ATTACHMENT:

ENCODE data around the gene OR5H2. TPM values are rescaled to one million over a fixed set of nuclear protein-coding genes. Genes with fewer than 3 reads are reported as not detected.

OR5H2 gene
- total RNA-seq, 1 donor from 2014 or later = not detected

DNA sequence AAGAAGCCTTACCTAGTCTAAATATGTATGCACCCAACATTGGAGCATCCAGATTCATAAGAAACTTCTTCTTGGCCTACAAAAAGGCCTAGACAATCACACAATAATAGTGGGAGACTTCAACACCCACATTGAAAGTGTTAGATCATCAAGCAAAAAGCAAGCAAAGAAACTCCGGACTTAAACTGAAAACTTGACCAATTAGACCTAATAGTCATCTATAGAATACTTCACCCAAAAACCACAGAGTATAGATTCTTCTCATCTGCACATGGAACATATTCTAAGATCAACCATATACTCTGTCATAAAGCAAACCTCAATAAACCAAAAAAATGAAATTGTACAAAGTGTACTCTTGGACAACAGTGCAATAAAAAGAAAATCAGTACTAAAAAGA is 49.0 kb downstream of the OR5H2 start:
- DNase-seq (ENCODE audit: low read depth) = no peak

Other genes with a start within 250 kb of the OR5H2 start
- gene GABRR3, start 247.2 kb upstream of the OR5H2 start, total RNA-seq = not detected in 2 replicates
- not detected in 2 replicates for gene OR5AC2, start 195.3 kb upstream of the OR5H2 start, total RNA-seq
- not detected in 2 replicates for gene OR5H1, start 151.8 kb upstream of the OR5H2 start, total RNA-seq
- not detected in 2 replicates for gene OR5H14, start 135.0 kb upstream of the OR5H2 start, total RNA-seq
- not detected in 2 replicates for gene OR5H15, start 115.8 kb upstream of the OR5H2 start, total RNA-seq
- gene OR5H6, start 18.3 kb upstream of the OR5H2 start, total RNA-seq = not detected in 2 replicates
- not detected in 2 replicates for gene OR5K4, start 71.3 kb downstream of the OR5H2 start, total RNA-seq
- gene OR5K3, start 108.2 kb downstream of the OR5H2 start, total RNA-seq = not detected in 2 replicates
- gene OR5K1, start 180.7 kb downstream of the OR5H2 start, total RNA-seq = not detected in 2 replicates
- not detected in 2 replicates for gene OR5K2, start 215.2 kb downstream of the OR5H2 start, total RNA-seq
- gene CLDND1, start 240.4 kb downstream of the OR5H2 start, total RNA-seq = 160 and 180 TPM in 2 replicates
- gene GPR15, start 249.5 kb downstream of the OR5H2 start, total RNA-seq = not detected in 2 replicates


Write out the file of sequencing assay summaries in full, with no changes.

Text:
ENCODE data around the gene OR5H2. TPM values are rescaled to one million over a fixed set of nuclear protein-coding genes. Genes with fewer than 3 reads are reported as not detected.

OR5H2 gene
- total RNA-seq, 1 donor from 2014 or later = not detected

DNA sequence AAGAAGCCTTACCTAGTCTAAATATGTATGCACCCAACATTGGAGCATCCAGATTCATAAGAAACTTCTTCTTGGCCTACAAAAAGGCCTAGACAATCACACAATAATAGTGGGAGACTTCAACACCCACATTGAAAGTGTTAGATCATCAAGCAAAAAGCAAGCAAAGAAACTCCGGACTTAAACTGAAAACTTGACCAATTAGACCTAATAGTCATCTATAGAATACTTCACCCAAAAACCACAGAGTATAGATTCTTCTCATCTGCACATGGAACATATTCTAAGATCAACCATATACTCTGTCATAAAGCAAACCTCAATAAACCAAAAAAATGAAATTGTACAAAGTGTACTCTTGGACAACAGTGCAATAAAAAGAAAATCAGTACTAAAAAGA is 49.0 kb downstream of the OR5H2 start:
- DNase-seq (ENCODE audit: low read depth) = no peak

Other genes with a start within 250 kb of the OR5H2 start
- gene GABRR3, start 247.2 kb upstream of the OR5H2 start, total RNA-seq = not detected in 2 replicates
- not detected in 2 replicates for gene OR5AC2, start 195.3 kb upstream of the OR5H2 start, total RNA-seq
- not detected in 2 replicates for gene OR5H1, start 151.8 kb upstream of the OR5H2 start, total RNA-seq
- not detected in 2 replicates for gene OR5H14, start 135.0 kb upstream of the OR5H2 start, total RNA-seq
- not detected in 2 replicates for gene OR5H15, start 115.8 kb upstream of the OR5H2 start, total RNA-seq
- gene OR5H6, start 18.3 kb upstream of the OR5H2 start, total RNA-seq = not detected in 2 replicates
- not detected in 2 replicates for gene OR5K4, start 71.3 kb downstream of the OR5H2 start, total RNA-seq
- gene OR5K3, start 108.2 kb downstream of the OR5H2 start, total RNA-seq = not detected in 2 replicates
- gene OR5K1, start 180.7 kb downstream of the OR5H2 start, total RNA-seq = not detected in 2 replicates
- not detected in 2 replicates for gene OR5K2, start 215.2 kb downstream of the OR5H2 start, total RNA-seq
- gene CLDND1, start 240.4 kb downstream of the OR5H2 start, total RNA-seq = 160 and 180 TPM in 2 replicates
- gene GPR15, start 249.5 kb downstream of the OR5H2 start, total RNA-seq = not detected in 2 replicates